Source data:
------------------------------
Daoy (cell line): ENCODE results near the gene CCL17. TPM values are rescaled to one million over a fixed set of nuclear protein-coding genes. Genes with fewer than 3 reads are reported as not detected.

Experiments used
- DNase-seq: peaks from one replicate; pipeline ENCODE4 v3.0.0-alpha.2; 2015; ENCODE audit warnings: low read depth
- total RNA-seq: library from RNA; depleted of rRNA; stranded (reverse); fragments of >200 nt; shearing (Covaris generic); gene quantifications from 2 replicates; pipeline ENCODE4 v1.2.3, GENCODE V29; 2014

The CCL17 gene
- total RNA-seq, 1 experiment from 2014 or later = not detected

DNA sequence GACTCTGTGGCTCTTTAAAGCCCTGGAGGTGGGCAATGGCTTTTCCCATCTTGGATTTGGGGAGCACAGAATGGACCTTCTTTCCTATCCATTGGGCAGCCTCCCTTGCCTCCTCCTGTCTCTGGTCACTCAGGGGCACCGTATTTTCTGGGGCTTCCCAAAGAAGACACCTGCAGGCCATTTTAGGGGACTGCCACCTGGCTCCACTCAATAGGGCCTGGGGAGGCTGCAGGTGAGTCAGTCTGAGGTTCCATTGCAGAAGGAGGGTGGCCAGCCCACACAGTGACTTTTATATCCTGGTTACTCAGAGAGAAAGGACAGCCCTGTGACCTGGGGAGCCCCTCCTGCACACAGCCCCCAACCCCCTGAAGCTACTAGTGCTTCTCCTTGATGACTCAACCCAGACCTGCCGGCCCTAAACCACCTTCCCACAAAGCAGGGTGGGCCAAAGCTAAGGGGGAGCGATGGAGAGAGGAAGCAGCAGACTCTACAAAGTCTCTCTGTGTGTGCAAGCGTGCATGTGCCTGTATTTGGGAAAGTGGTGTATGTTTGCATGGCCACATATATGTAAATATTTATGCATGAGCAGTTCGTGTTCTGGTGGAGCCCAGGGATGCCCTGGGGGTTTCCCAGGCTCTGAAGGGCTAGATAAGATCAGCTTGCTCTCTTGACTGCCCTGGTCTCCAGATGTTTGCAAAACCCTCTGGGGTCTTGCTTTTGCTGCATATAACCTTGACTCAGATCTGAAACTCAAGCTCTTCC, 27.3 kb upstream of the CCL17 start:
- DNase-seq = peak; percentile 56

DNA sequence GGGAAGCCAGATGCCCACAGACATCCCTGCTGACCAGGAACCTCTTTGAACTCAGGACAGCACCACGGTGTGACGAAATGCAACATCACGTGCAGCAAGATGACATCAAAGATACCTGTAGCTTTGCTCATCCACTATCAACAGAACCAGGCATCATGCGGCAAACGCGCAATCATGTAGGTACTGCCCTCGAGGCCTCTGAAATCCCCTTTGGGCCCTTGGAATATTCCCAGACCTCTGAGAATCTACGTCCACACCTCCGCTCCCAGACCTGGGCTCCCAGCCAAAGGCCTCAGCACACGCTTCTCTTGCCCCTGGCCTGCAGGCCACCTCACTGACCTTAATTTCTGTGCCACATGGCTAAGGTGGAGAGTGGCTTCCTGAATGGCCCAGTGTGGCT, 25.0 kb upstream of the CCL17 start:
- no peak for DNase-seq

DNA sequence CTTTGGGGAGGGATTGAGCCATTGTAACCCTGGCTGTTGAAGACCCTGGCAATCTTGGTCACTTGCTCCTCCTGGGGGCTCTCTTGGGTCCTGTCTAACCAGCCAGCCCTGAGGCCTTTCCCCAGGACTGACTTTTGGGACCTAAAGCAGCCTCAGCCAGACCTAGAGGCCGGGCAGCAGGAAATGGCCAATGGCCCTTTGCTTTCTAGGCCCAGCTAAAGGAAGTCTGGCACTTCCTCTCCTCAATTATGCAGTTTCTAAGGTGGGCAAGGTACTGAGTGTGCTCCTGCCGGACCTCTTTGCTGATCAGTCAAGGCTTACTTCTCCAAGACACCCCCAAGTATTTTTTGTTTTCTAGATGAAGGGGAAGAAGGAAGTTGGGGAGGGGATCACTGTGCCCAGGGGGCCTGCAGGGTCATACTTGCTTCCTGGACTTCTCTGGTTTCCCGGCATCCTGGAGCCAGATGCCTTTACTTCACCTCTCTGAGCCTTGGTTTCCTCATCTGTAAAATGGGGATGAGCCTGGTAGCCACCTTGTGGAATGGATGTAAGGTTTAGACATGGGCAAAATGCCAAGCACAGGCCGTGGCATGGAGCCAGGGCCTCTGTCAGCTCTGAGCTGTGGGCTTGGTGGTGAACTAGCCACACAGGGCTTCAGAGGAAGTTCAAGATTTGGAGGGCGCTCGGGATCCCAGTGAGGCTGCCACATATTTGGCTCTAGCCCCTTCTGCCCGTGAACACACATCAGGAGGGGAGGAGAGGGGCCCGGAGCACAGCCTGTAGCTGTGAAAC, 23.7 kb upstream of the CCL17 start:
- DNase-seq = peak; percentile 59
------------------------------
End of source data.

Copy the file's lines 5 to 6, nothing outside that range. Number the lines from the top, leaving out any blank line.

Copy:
The CCL17 gene
- total RNA-seq, 1 experiment from 2014 or later = not detected